In another setback to my cancer treatment, the biliary stent procedure I underwent earlier this week was unfortunately not successful.
Laying on the procedure table on my side, my body was contorted like a pretzel. My right knee raised while my leg below was fully stretched out with my butt in the air. I had been in this position before when I performed a colonoscopy and I had this eery feeling that they were planning to do another one.
Wait, I was doing an endoscopy, I thought? Isn’t that through the throat and not the anus?
Either way, I could feel the sedative coursing through my body so all I could do was lay there in my splattered, face down (more to the side-ish) position. From above, it looked like I was in an uncompromised position where I had just fallen 10 stories face first to the ground – completely unable to move.
I was hoping to be knocked out for this but the anesthesiologist informed me that I would be sedated instead because I could handle the endoscopy. The next thing I knew, there was a big, bright light in my face and a large hose shoved down my throat.
All concept of time was lost while I was in there. The only thing that anchored me was a digital clock hung on the wall with bright red letters that spelled out the time. It was 4:35 pm when I first laid down and it chimed 6:00 pm by the time the hose was pulled out of me and I was wheeled to the recovery area.
The first person I saw in recovery was my friend, Chanika. My wife mentioned that she was going to drop by and it was a pleasant surprise to see her greet me. I’ve always enjoyed her witty demeanor and she couldn’t hide her big smile underneath her mask. I’m not entirely sure what we spoke about but my wife appeared shortly after and told me the news.
“There’s no stent. The tumor had progressed and blocked the biliary duct to the point that it was no longer possible to install the stent”.
For a second, I thought my wife was pulling my leg as I have done numerous times to her before. She was rather direct and on the nose so my joking smile quickly disappeared as the gravity of the situation started to set in – the procedure didn’t go along as planned.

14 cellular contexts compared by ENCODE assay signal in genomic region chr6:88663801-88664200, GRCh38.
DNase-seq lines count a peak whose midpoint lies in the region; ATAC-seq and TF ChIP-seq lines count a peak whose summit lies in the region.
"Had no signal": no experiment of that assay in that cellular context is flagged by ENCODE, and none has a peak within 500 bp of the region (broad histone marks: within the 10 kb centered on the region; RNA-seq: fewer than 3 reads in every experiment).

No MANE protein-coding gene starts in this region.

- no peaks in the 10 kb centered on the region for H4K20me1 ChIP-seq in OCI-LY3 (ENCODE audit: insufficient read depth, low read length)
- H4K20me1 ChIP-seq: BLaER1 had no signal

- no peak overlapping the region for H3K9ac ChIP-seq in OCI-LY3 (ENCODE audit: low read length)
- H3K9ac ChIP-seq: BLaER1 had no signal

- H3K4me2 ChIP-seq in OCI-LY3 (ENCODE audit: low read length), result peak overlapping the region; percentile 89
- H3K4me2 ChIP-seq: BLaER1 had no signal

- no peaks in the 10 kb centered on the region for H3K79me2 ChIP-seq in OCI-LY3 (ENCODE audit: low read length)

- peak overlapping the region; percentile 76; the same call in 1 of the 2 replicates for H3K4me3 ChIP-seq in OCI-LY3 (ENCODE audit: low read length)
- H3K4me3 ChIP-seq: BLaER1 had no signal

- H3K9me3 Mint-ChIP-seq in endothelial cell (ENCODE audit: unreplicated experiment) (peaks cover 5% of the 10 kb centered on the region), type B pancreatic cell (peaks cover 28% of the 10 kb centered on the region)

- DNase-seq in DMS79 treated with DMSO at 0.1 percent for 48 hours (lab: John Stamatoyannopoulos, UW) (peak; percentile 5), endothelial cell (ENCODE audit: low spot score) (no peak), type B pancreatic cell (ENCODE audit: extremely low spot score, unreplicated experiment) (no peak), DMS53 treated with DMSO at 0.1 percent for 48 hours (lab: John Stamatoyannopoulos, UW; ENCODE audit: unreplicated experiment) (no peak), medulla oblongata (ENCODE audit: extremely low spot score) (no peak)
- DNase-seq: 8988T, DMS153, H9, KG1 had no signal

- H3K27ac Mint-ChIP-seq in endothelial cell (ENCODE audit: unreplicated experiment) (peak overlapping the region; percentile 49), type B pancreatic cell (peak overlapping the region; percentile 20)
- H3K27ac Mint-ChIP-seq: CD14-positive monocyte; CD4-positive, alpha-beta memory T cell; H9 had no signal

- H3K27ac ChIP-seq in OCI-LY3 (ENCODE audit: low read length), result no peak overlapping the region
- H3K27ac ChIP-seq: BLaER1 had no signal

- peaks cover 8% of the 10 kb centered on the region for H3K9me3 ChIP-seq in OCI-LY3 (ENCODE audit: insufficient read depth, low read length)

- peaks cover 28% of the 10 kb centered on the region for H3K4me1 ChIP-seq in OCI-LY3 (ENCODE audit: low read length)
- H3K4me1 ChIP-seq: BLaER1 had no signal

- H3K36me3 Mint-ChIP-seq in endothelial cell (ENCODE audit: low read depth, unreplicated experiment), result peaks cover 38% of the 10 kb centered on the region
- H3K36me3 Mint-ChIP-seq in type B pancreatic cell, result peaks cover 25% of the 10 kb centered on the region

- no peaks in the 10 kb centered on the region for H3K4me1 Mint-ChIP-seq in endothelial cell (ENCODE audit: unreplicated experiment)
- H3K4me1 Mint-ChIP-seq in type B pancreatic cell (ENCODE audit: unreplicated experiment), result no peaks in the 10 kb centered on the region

I wasn’t in any particular pain at this point – likely due to the anesthesia I was still under but my heart sank. I knew the implication this had on everything. Chemotherapy was going to be a long shot.
My wife sat with me and held my hand while I processed all of this.
The Surgeon appeared as well and confirmed what my wife had told me and also informed me that I was going to be taken to the Surgery Intensive Care Unit (SICU) for observation for 4 hours to make sure I didn’t develop any severe pancreatitis symptoms from the procedure, namely vomiting and severe abdominal pain.
A couple of orderlies wheeled me to the SICU where I continued to rest for a few hours before I was allowed back to my room. The worst part of all of this was that no one was allowed in to see me while I was in the SICU. It was just me, myself, and my thoughts. My god, I could have really used my phone and headphones in here to pass the time. Instead, I was serenaded by the beeping sounds of the machines that kept track of my vitals. This was not the BPM I was looking for.
By the time I settled into the SICU, I hadn’t eaten anything solid for 12 hours and also hadn’t had anything to drink for 8 hours. Somehow, I was hanging in there although desperately wanting to get out of my SICU imprisonment.
While I was lying there, I also remembered what happened very early that same morning around 5 am. I was having a very vivid dream where I was speaking to someone and letting them know that things were not going to be okay. I’m not entirely sure who I was speaking to but I had heavy, heavy tears in my eyes while I spoke to this individual. I woke up from the dream shortly after to find tears in my eyes and an overwhelming sense of sadness enveloping me. I shot out of bed and straight into the bathroom. I flicked the light on and rubbed my throbbing eyes that had hurt so much from crying just moments before. I managed to compose myself and go back to sleep but looking back at it all, it definitely felt like an omen of sorts for what is to come.
At 11 pm, I was finally allowed to go back to my room where I reunited with my wife. Both of us commiserated at the day both of us just had and had some speculative discussions about how we move forward from here.
I managed to get through the night and was discharged the following day. I’ve been home for a few days now still recovering from the procedure but slowly and surely getting my strength back.
For next steps, I will be visiting with my Oncologist on Monday (July 25) to discuss where to go from here and we’re hoping to have more clarity on everything then. Overall, I’m disappointed that the procedure didn’t go according to plan so I’m eager to understand all the remaining options for my treatment.
Lastly, I’ve been inundated with messages this past week and I wanted to let you know all know that I’ve read them all! THANK YOU SO MUCH for taking the time to reach out to me. I spend the majority of my day resting/sleeping which causes a lot of the messages I received to not be replied to. Please don’t think I’m ignoring you in any way. <3
Thank you so much for all the support and please continue to have me in your thoughts and prayers. More updates next week!